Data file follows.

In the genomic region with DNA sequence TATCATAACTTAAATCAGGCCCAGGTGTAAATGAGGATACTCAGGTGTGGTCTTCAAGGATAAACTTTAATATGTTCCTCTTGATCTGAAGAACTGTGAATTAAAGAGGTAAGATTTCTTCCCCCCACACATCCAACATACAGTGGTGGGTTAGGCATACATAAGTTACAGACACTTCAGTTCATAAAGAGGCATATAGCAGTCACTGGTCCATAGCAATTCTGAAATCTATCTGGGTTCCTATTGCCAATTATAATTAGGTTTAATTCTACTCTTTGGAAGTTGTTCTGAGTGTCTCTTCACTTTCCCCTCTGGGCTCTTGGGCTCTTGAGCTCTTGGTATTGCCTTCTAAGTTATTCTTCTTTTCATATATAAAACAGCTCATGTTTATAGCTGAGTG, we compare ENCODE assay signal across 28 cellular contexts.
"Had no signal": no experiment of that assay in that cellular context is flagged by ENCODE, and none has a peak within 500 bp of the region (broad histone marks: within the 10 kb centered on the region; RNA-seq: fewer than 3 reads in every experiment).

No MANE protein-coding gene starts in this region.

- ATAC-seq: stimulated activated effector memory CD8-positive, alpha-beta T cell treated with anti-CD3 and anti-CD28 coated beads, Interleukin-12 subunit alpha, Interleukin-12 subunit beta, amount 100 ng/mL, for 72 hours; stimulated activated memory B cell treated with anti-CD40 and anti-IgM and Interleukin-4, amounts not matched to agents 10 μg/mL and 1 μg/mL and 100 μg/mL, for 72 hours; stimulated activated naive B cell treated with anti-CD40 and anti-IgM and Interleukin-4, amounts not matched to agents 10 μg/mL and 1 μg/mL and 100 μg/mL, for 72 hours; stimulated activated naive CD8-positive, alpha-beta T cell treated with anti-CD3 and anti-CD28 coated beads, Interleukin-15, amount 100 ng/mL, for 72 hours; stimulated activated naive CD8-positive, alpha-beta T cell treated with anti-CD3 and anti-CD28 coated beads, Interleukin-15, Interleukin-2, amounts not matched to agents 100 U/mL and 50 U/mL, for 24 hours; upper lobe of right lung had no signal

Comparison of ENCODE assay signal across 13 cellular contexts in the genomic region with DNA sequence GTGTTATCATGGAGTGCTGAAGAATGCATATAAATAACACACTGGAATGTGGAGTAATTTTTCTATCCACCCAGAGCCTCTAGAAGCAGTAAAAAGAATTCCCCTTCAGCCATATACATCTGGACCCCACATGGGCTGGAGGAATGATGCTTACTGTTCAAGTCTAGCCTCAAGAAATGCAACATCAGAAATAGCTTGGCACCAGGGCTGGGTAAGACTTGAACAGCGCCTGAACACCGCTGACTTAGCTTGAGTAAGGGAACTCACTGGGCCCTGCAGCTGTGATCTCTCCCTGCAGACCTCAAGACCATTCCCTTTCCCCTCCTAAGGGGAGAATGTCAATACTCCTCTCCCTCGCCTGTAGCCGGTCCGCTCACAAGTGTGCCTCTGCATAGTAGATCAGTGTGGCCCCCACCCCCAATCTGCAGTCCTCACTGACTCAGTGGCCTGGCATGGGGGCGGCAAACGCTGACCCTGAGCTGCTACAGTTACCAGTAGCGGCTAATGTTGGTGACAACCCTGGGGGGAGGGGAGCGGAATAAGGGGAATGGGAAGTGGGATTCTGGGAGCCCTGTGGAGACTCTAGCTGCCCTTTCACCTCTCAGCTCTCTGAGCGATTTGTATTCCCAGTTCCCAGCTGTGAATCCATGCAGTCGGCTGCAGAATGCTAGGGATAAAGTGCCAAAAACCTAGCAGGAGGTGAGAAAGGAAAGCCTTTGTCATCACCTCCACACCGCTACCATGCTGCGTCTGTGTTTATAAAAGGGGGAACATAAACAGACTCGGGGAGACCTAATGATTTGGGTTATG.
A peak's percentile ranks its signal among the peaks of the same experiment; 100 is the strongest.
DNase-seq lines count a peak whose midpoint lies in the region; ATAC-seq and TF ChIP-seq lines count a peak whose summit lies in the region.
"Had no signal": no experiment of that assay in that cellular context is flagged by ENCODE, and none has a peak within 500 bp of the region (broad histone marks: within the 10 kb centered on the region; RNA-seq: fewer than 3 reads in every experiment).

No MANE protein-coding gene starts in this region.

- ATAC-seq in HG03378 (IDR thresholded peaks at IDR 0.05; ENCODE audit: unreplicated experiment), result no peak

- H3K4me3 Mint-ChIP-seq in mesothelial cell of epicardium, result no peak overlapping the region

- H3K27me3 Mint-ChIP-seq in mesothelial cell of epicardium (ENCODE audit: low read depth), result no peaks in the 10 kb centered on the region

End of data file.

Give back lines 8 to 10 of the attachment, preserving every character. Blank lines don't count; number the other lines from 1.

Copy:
"Had no signal": no experiment of that assay in that cellular context is flagged by ENCODE, and none has a peak within 500 bp of the region (broad histone marks: within the 10 kb centered on the region; RNA-seq: fewer than 3 reads in every experiment).

No MANE protein-coding gene starts in this region.

- ATAC-seq in HG03378 (IDR thresholded peaks at IDR 0.05; ENCODE audit: unreplicated experiment), result no peak